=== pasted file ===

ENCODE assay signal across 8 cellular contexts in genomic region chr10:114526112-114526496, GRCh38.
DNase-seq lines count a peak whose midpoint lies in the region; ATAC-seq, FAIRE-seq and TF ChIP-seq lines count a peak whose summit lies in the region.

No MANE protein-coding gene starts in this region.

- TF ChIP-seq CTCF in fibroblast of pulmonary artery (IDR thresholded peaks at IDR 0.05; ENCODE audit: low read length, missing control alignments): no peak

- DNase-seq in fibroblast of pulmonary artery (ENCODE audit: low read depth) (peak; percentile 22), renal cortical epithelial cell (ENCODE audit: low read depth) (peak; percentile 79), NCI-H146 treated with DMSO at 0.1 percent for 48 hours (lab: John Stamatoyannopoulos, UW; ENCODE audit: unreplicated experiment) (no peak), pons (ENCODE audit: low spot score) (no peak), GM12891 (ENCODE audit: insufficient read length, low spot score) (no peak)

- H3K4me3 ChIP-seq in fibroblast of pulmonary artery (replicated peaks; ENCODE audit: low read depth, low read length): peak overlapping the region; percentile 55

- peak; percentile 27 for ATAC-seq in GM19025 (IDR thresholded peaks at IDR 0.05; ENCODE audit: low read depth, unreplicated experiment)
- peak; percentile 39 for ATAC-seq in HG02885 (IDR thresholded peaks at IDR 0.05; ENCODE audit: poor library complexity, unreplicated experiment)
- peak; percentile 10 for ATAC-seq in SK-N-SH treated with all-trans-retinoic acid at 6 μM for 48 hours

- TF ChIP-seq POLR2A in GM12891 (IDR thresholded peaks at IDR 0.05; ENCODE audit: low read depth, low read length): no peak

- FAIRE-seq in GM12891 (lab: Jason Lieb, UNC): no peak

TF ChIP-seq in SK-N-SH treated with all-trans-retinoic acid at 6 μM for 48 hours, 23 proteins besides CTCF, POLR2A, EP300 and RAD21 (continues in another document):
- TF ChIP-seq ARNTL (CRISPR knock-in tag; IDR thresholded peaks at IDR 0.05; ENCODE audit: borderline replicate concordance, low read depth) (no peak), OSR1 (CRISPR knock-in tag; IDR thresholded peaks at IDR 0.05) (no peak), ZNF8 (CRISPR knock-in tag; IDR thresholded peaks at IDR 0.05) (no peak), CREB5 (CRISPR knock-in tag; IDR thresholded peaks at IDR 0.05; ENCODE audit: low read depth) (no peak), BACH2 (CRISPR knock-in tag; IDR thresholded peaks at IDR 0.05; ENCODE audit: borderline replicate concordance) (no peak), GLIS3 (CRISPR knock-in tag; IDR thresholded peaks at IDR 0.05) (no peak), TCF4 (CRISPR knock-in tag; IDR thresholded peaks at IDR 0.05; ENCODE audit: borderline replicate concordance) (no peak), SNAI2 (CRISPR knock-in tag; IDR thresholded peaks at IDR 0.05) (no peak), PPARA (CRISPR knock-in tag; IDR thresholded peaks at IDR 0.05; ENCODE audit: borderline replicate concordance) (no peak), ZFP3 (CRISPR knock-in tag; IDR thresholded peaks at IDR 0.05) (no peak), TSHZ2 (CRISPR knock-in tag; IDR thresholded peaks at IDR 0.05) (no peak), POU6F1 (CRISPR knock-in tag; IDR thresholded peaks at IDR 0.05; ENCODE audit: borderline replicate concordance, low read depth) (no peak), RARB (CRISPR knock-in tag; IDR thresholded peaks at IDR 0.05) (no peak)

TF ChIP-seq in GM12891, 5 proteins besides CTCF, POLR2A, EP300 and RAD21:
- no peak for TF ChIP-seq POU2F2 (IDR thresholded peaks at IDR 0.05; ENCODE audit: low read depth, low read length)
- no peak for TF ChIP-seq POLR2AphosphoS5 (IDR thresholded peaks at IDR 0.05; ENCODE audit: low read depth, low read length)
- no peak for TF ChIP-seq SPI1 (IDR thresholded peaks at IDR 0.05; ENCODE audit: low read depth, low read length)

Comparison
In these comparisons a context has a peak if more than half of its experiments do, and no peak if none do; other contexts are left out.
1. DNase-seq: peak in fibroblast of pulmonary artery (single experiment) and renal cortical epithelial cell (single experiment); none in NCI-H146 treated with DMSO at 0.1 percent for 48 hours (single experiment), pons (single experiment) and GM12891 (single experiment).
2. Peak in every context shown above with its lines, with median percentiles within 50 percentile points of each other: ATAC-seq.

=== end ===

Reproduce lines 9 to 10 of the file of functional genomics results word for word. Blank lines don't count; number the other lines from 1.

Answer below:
- peak; percentile 10 for ATAC-seq in SK-N-SH treated with all-trans-retinoic acid at 6 μM for 48 hours

- TF ChIP-seq POLR2A in GM12891 (IDR thresholded peaks at IDR 0.05; ENCODE audit: low read depth, low read length): no peak